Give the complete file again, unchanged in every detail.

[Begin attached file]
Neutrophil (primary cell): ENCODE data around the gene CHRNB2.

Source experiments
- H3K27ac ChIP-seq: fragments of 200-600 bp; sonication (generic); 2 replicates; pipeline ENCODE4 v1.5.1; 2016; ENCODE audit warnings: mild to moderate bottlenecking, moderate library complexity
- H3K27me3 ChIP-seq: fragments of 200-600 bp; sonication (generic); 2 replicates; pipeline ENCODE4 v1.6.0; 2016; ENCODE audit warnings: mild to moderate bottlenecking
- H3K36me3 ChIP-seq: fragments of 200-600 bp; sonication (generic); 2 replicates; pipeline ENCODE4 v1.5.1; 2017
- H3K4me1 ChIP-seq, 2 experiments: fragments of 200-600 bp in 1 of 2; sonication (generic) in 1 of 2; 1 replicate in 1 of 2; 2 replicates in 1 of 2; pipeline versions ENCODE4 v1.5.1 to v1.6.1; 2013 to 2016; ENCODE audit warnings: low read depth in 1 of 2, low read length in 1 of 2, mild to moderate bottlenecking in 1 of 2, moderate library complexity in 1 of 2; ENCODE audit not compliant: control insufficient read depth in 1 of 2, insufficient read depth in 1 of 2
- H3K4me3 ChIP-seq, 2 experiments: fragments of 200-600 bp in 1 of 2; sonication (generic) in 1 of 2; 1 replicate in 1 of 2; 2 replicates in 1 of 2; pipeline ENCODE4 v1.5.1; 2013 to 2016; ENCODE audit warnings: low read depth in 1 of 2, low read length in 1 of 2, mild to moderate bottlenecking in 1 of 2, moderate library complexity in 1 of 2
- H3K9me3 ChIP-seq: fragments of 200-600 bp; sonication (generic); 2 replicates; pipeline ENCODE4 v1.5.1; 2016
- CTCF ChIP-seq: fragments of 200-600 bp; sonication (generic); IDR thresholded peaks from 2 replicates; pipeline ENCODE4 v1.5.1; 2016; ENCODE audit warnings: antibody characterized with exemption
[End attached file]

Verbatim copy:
Neutrophil (primary cell): ENCODE data around the gene CHRNB2.

Source experiments
- H3K27ac ChIP-seq: fragments of 200-600 bp; sonication (generic); 2 replicates; pipeline ENCODE4 v1.5.1; 2016; ENCODE audit warnings: mild to moderate bottlenecking, moderate library complexity
- H3K27me3 ChIP-seq: fragments of 200-600 bp; sonication (generic); 2 replicates; pipeline ENCODE4 v1.6.0; 2016; ENCODE audit warnings: mild to moderate bottlenecking
- H3K36me3 ChIP-seq: fragments of 200-600 bp; sonication (generic); 2 replicates; pipeline ENCODE4 v1.5.1; 2017
- H3K4me1 ChIP-seq, 2 experiments: fragments of 200-600 bp in 1 of 2; sonication (generic) in 1 of 2; 1 replicate in 1 of 2; 2 replicates in 1 of 2; pipeline versions ENCODE4 v1.5.1 to v1.6.1; 2013 to 2016; ENCODE audit warnings: low read depth in 1 of 2, low read length in 1 of 2, mild to moderate bottlenecking in 1 of 2, moderate library complexity in 1 of 2; ENCODE audit not compliant: control insufficient read depth in 1 of 2, insufficient read depth in 1 of 2
- H3K4me3 ChIP-seq, 2 experiments: fragments of 200-600 bp in 1 of 2; sonication (generic) in 1 of 2; 1 replicate in 1 of 2; 2 replicates in 1 of 2; pipeline ENCODE4 v1.5.1; 2013 to 2016; ENCODE audit warnings: low read depth in 1 of 2, low read length in 1 of 2, mild to moderate bottlenecking in 1 of 2, moderate library complexity in 1 of 2
- H3K9me3 ChIP-seq: fragments of 200-600 bp; sonication (generic); 2 replicates; pipeline ENCODE4 v1.5.1; 2016
- CTCF ChIP-seq: fragments of 200-600 bp; sonication (generic); IDR thresholded peaks from 2 replicates; pipeline ENCODE4 v1.5.1; 2016; ENCODE audit warnings: antibody characterized with exemption